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Kirkhope Tower, Ettrickbridge, Selkirkshire, Scottish Borders

Kirkhope Tower, Ettrickbridge, Selkirkshire, Scottish Borders

Kirkhope Tower is remotely situated on the fellside above the Ettrick Water about a mile from Ettrickbridge. It was sadly neglected and in a dangerous and roofless condition until recently though still in its original 16th century condition. The old tower has been restored recently and is inhabited again.

Kirkhope rises to four storeys below the parapet and an attic above. The parapet is carried on corbels and surmounts only the north, south and east sides and so does not interfere with the chimney in the west gable. There are three corner turrets and that to the south east serves as a caphouse to the stair.

Kirkhope is remarkable for the survival of a small rectangular barmkin, though the walling of this enclosure may be of no great age. In 1543 Kirkhope was burnt by the Armstrongs but the existing tower does not seem to be much earlier than 1600. The tower was the stronghold of the eldest sons of the famous family of Scott of Harden. It is thought that it was to Kirkhope that Wat of Harden brought his bride Mary Scott of Dryhope, “the flower of Yarrow”. She was as celebrated for her beauty as her husband was for his freebootery and rash courage.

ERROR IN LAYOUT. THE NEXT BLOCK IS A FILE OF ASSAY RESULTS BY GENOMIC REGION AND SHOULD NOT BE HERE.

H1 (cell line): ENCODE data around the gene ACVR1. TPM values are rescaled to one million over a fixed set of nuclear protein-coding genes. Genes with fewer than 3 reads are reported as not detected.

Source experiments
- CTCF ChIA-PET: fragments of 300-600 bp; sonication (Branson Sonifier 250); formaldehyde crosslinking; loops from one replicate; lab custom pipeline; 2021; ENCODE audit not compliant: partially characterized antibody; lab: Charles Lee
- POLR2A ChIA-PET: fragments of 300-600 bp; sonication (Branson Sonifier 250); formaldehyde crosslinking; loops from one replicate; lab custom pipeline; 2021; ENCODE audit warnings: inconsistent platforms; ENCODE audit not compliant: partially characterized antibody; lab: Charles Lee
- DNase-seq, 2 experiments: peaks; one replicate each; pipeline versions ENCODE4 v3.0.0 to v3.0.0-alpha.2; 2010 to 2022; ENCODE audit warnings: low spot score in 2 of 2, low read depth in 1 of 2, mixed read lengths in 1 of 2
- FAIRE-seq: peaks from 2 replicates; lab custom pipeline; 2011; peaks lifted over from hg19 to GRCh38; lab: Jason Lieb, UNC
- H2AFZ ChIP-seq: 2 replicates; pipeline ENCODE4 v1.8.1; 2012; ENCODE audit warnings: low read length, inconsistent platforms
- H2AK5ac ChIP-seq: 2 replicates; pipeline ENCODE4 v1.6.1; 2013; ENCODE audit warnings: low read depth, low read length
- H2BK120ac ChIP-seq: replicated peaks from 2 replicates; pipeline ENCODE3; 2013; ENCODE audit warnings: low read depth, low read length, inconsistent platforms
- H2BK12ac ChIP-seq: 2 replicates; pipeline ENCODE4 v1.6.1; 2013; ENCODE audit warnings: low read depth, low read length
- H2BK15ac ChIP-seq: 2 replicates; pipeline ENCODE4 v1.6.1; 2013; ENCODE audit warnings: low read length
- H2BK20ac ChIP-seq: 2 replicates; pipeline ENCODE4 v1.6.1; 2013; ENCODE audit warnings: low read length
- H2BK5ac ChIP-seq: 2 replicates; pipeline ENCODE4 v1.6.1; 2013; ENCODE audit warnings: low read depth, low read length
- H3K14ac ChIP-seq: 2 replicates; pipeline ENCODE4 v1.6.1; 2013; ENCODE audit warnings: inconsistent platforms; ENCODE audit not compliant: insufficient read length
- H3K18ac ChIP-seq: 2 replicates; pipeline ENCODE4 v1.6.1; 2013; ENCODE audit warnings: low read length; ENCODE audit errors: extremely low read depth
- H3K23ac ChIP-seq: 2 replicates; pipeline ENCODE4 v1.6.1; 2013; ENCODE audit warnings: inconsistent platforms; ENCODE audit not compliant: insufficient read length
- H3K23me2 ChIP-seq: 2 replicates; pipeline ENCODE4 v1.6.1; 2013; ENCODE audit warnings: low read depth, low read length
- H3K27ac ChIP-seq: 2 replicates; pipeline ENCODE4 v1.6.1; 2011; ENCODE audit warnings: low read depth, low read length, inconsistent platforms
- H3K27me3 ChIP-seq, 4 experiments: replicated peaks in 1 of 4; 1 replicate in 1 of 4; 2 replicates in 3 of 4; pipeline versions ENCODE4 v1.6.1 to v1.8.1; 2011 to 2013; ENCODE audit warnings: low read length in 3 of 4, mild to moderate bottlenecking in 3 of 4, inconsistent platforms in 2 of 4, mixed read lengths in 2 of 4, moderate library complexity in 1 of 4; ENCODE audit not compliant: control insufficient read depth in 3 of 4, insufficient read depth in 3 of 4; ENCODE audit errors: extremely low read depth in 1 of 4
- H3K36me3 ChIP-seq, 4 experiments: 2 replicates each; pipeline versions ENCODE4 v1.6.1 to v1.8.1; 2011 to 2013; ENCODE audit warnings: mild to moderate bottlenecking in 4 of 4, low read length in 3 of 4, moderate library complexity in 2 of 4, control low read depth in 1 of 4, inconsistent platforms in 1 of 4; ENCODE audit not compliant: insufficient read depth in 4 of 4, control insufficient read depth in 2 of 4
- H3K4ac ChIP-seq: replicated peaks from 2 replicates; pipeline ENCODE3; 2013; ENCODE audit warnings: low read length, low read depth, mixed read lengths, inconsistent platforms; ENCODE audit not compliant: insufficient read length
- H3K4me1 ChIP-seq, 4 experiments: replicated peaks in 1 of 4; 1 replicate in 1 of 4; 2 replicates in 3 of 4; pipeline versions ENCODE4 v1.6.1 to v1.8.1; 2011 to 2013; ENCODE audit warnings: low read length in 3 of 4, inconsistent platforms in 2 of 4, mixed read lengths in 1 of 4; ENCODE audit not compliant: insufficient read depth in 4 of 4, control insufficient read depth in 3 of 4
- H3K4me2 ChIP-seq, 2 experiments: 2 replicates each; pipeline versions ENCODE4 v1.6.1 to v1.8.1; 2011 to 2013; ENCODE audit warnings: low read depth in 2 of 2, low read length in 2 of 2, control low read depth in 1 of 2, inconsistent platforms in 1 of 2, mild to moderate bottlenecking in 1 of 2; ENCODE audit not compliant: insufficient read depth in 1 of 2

Location: Scottish Borders, Selkirkshire, Ettrick

OS sheet: 73 NT GR: 378250

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